Note: Updated 07/17/2020
Because of job losses between February and May of this year, 5.4 million laid-off workers became uninsured. These recent increases in the number of uninsured adults are 39% higher than any annual increase ever recorded. The highest previous increase took place over the one-year period from 2008 to 2009, when 3.9 million nonelderly adults became uninsured.
These record-breaking increases in the number of uninsured have taken place during the country’s worst public-health crisis in more than a century and the sharpest and deepest economic downturn since World War II. Nevertheless, no federal COVID-19 legislation signed into law has attempted to restore or preserve comprehensive health insurance. Now is the time to fill that gap by including protections for comprehensive health insurance in the next COVID-19 bill.
Uninsured Adults: May 2020
Percentage of nonelderly adults who are currently uninsured:
|<10% ||10-12% ||13-14% ||15-19% ||20%+ |
Sources: Gangopadhyaya, Anuj, and Bowen Garrett. “Unemployment, Health Insurance, and the COVID-19 Recession.” (Urban Institute, March 31, 2020), https://www.urban.org/research/publication/unemployment-health-insurance-and-covid-19-recession; U.S. Bureau of Labor Statistics (BLS), “States and selected areas: Employment status of the civilian noninstitutional population, January 1976 to Date, Seasonally Adjusted.” State Employment and Unemployment (Monthly), last modified June 19, 2020. https://www.bls.gov/web/laus/ststdsadata.zip; National Center for Coverage Innovation at Families USA analysis of 2018 data from the American Community Survey. IPUMS USA, University of Minnesota, www.ipums.org.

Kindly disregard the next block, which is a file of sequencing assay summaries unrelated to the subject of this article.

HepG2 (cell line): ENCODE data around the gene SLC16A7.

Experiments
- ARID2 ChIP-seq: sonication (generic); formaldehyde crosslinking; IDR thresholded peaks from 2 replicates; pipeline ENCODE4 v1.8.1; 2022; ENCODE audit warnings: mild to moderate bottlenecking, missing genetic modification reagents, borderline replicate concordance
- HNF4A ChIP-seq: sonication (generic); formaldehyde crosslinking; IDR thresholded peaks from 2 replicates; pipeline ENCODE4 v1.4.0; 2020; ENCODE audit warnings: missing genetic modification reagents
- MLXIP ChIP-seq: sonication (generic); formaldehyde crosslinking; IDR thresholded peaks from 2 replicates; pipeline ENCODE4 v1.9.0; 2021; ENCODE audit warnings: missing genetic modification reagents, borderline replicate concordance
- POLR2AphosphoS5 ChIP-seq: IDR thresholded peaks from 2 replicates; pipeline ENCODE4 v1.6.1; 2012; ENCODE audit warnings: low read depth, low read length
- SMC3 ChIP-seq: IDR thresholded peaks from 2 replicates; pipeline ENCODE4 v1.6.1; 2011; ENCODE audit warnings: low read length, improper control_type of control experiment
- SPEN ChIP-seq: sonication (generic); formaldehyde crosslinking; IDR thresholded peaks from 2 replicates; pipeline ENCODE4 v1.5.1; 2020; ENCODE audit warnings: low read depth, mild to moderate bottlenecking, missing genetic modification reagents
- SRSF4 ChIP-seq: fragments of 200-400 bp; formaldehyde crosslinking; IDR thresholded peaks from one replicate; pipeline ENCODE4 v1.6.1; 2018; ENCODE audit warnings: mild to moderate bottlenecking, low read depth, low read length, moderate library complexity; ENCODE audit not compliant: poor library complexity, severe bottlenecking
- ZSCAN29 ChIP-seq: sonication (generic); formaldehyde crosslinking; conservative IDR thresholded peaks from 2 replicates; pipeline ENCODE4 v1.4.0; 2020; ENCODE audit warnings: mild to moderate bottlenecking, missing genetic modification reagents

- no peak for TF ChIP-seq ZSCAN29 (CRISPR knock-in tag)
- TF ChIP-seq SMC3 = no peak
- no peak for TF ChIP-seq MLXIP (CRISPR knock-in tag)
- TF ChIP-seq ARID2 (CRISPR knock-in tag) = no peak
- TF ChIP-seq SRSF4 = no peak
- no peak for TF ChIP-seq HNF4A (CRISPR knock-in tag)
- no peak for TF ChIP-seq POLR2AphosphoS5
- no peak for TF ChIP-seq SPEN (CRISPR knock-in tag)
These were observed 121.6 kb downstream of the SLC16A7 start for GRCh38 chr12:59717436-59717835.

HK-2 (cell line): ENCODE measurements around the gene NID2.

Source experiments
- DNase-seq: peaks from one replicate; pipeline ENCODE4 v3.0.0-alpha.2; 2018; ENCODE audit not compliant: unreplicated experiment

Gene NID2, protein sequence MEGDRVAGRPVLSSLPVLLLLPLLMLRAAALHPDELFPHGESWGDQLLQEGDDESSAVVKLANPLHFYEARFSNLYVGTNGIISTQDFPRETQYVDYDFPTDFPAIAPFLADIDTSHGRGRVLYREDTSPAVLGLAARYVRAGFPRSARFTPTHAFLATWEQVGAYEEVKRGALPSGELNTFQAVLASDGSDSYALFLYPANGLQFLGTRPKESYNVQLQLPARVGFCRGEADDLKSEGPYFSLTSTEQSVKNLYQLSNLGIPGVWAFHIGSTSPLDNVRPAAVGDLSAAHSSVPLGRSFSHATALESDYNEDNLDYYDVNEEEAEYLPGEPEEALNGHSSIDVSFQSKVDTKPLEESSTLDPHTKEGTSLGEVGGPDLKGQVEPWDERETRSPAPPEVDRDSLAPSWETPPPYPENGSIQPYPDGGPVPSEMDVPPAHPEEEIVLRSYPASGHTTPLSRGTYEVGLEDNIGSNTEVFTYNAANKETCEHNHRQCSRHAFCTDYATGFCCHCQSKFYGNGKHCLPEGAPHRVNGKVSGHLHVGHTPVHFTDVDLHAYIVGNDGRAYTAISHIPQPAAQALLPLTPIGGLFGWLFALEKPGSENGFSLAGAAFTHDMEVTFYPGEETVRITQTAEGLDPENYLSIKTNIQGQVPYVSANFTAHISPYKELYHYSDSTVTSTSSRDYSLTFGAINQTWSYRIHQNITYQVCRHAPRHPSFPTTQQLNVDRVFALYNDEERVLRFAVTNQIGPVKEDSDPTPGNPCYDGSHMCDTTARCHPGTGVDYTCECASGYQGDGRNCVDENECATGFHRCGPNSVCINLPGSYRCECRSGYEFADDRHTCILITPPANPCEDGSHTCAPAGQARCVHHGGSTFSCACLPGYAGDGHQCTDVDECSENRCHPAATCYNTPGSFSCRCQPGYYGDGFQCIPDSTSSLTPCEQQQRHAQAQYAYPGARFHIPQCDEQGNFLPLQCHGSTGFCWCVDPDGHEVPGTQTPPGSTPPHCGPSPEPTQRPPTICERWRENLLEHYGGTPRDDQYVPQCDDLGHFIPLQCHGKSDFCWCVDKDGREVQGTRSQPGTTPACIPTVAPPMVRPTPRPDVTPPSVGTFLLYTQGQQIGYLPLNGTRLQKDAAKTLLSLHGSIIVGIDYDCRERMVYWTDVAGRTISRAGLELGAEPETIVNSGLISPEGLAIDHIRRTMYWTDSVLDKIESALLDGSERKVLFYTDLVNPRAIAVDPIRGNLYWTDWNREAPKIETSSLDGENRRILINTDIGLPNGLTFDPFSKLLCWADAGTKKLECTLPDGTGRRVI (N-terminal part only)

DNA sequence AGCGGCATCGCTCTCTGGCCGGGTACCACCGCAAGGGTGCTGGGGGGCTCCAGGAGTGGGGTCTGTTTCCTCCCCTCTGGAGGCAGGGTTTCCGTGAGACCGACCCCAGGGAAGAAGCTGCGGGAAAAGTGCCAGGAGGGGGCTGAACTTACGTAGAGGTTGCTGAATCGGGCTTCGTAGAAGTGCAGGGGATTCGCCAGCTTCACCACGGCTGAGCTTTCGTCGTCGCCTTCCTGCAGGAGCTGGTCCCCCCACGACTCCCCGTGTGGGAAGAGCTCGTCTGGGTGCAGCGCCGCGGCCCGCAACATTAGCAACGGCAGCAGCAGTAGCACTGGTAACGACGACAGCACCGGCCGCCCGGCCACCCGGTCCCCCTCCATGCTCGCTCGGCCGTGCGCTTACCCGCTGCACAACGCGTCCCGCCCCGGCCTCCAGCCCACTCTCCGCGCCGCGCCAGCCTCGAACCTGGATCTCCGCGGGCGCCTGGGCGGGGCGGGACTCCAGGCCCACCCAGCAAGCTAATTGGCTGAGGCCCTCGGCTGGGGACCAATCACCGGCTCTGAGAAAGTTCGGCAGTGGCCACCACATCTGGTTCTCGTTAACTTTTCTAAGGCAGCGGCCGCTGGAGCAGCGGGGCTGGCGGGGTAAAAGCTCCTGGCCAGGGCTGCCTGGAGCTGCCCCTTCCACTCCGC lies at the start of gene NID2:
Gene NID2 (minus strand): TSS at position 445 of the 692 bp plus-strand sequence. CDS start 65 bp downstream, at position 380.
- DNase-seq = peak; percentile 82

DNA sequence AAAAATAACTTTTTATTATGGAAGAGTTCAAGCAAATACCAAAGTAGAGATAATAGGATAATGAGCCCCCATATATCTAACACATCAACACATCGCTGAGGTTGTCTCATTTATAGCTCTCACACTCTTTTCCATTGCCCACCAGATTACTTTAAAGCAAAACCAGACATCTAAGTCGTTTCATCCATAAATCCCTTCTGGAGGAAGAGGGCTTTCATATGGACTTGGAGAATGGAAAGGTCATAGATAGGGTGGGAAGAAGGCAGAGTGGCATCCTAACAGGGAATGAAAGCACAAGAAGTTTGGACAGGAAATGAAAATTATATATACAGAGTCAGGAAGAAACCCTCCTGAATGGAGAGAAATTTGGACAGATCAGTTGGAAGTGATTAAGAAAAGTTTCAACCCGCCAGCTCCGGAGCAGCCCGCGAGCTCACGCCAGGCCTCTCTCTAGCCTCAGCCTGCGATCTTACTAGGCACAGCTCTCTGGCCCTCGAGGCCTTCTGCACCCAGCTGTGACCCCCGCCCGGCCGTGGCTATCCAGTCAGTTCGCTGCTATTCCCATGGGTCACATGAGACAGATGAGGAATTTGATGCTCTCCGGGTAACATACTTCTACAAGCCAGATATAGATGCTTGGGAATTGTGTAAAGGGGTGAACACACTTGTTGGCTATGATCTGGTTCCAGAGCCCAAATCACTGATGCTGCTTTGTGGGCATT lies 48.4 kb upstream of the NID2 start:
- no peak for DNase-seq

Note: Estimates of adult workers becoming uninsured from February to May 2020 apply, to state-level changes in the number of unemployed workers and the number of adults in the labor force, coverage estimates from Gangopadhyaya and Garrett that estimate average coverage levels in Medicaid-expansion states and non-expansion states from 2014-2018. Estimates of total uninsured adults in May 2020 combine (1) estimates from 2018, the most recent year for which pre-COVID-19 data are available for all 50 states, with (2) coverage losses estimated to result from job losses from February through May 2020.